When human demand on this capacity exceeds what is available - when we surpass ecological limits - we erode the health of the Earth's living systems. Ultimately this loss threatens human well-being.

Sir David King, the British government's former chief scientific adviser, said: For the first time the report also contains detailed information on the "water footprint" of every country, and claims 50 countries are already experiencing "moderate to severe water stress on a year-round basis". It also shows that 27 countries are "importing" more than half the water they consume - in the form of water used to produce goods from wheat to cotton - including the UK, Switzerland, Austria, Norway and the Netherlands.

  1. Breakdowns of the overall figure show the tropical species index fell by half and the temperate index remained stable but at historically low levels. For the first time the report also contains detailed information on the "water footprint" of every country, and claims 50 countries are already experiencing "moderate to severe water stress on a year-round basis".
  2. Its capacity to support a thriving diversity of species, humans included, is large but fundamentally limited. When human demand on this capacity exceeds what is available - when we surpass ecological limits - we erode the health of the Earth's living systems.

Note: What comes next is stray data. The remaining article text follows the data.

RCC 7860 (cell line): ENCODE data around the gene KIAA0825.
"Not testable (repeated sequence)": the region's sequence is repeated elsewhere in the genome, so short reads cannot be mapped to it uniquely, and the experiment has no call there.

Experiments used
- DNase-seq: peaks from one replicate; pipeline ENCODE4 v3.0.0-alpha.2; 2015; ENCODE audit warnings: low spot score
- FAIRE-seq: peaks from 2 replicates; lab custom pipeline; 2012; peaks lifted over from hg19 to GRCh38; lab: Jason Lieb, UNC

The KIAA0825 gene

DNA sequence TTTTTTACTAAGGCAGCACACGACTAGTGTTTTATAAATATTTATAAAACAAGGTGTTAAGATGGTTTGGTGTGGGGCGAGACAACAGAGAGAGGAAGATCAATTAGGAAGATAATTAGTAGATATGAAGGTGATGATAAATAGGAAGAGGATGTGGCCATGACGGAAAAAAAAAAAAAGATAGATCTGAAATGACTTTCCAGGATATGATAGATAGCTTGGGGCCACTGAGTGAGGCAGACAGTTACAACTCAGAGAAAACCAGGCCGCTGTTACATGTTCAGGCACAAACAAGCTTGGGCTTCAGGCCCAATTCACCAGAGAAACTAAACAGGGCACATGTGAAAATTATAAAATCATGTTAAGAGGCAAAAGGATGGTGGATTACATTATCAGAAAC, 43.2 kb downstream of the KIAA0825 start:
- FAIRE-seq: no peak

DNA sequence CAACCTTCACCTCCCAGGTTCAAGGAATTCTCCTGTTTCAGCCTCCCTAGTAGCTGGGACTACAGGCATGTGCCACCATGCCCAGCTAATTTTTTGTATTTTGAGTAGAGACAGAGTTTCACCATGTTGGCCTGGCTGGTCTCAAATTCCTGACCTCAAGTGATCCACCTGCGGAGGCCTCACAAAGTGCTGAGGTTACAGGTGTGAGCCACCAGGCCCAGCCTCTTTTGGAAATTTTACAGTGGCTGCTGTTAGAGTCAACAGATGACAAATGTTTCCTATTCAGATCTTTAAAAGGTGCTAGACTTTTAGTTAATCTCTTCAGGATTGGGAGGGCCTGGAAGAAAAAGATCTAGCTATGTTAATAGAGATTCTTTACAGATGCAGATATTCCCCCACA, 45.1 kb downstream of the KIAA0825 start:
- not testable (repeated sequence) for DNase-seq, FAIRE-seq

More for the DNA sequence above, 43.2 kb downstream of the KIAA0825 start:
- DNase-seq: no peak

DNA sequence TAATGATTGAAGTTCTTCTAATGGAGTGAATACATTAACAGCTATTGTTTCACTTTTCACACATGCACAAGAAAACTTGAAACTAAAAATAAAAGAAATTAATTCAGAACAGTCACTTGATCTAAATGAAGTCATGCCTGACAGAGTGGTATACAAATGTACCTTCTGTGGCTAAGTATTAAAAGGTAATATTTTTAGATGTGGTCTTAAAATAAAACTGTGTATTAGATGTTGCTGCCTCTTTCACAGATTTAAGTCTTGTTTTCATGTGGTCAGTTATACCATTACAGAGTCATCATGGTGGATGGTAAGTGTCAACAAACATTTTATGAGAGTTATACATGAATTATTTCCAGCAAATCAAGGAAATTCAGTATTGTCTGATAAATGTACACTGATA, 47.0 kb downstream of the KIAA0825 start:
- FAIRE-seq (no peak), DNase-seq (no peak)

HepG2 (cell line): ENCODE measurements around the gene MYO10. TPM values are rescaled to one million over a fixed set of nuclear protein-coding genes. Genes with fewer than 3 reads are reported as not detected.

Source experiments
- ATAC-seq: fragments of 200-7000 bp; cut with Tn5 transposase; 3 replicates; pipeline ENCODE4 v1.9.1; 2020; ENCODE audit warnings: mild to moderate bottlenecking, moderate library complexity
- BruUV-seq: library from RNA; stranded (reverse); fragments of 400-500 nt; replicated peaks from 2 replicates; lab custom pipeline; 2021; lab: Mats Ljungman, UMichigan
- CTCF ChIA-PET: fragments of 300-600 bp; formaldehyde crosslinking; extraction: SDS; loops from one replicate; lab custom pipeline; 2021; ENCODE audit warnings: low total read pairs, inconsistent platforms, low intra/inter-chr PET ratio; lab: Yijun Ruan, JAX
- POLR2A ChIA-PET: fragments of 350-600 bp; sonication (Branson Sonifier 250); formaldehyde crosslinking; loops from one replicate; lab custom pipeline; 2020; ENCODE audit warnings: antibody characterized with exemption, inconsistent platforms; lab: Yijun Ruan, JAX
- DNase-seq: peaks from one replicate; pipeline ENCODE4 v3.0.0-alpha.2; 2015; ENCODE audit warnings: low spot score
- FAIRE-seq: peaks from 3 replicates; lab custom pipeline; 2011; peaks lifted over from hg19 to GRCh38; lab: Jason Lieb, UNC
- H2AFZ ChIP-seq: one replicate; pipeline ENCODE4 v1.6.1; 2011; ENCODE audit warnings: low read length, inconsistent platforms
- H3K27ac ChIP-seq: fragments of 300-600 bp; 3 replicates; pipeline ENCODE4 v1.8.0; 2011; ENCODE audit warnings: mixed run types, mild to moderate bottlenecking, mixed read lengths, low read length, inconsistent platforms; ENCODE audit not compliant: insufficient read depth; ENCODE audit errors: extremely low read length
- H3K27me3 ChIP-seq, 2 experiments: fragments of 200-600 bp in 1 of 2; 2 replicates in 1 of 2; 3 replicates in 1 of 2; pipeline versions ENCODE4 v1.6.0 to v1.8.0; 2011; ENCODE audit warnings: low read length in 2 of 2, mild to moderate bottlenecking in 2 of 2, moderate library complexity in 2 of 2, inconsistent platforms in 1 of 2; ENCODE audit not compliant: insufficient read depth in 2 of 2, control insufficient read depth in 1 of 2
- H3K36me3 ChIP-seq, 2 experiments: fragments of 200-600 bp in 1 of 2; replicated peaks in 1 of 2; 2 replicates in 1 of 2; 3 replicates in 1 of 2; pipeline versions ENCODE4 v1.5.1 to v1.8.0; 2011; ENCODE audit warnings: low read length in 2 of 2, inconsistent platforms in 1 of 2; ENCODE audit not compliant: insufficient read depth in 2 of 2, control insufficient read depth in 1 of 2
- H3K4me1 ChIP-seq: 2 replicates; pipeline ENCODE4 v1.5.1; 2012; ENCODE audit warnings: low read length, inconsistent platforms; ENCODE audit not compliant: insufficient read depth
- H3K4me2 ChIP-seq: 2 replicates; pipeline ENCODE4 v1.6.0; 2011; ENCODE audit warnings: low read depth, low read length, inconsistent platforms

3. Urban areas provide many potential advantages for improving living conditions through the economies of scale and proximity they provide for most forms of infrastructure and services.

Based on figures from 2005, the index indicates global biodiversity has declined by nearly a third since 1970. Breakdowns of the overall figure show the tropical species index fell by half and the temperate index remained stable but at historically low levels.

Divided up another way, indices for terrestrial, freshwater and marine species, and for tropical forests, drylands and grasslands all showed significant declines.

Of the main geographic regions, only the Nearctic zone around the Arctic sea and covering much of North America showed no overall change. Over the same period the ecological footprint of the human population has nearly doubled, says the report. At that rate humans would need two planets to provide for their wants in the 2030s, two decades earlier than the previous Living Planet report forecast just two years ago.